I hasten to add that much of the content of the articles is from others with genuine expertise - I am merely an editor and occasional reviser or addendraist.

The articles will commence tomorrow with O Sapientia 

I will conclude on the final day of the series, December 23rd, with a further note about the additional Eighth Antiphon from the medieval English Sarum Use, which started the series a day earlier on December 16th, and survives as a name for the day in the 1662 Book of Common Prayer as O Sapientia. It is, I understand, still the Praemonstatensian - Norbertine - custom, and was, at least at one time, an Anglo-Catholic usage to observe all eight Antiphons.

My introduction to the series can be read at The O Antiphons

Friday 15 December 2023

Party time in Medieval Baghdad

Medievalists.net has an article, aimed in part at the current party season, about the aspects of 
partying in eighth and early ninth century Baghdad that were described by the poet Abu Nuwas in his writings.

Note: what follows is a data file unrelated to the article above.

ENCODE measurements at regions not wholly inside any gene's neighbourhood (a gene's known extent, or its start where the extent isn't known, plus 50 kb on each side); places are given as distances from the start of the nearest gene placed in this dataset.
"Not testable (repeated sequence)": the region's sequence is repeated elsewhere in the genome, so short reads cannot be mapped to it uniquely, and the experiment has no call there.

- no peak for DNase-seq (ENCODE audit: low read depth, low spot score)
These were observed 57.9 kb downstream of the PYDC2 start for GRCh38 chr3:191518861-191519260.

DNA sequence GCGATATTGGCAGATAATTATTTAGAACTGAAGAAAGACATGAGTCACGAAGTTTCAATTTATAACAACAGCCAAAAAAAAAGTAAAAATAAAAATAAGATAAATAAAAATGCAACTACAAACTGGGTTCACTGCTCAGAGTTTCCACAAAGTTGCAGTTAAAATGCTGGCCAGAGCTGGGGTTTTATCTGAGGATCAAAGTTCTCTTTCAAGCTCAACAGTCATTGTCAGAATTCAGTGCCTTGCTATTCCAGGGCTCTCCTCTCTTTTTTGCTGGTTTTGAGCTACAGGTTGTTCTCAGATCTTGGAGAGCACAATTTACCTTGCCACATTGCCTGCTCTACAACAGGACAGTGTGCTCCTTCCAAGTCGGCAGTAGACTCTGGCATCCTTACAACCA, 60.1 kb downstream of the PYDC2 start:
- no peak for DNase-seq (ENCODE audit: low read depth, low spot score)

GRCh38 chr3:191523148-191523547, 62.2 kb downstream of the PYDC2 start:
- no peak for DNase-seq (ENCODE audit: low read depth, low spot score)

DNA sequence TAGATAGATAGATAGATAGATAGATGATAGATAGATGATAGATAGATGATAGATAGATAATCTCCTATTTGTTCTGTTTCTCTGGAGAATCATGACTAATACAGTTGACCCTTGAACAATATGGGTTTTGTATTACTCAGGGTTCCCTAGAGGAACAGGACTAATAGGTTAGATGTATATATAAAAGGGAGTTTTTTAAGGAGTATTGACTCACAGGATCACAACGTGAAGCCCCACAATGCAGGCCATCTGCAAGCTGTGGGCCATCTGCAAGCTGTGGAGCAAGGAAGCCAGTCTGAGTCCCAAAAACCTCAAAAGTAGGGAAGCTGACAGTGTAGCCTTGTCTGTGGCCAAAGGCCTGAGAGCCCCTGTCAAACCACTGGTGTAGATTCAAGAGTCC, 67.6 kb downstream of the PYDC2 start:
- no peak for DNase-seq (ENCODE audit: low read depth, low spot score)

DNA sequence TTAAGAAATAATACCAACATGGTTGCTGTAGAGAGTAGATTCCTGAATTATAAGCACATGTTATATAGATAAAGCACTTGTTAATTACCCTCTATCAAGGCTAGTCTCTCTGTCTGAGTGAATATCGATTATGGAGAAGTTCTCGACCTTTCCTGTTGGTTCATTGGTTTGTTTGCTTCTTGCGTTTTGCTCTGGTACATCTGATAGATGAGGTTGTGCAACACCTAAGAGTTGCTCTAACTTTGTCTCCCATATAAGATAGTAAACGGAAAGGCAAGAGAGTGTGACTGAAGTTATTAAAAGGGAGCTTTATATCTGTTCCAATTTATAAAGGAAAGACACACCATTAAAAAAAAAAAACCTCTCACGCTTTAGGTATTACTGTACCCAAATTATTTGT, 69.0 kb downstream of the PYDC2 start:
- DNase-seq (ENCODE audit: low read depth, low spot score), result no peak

Wikipedia has an account of the poet himself at Abu Nuwas

The Medievalists.net article, which transcends time and cultures, and reads not unlike the world of today in cities with young people and a drinking culture, can be read at Partying in the Middle Ages (and Party-Crashing)

A fourteenth century compass from Estonia

What appears to be the earliest example of a small dry compass in Europe has been found during the excavation and conservation of a ship discovered in 2022 close to the harbour in Tallinn. 

The ship has been dated by dendrochronology to just after 1360 and the compass is therefore assigned to the later fourteenth century. It was then a relatively new invention, dating from around 1300.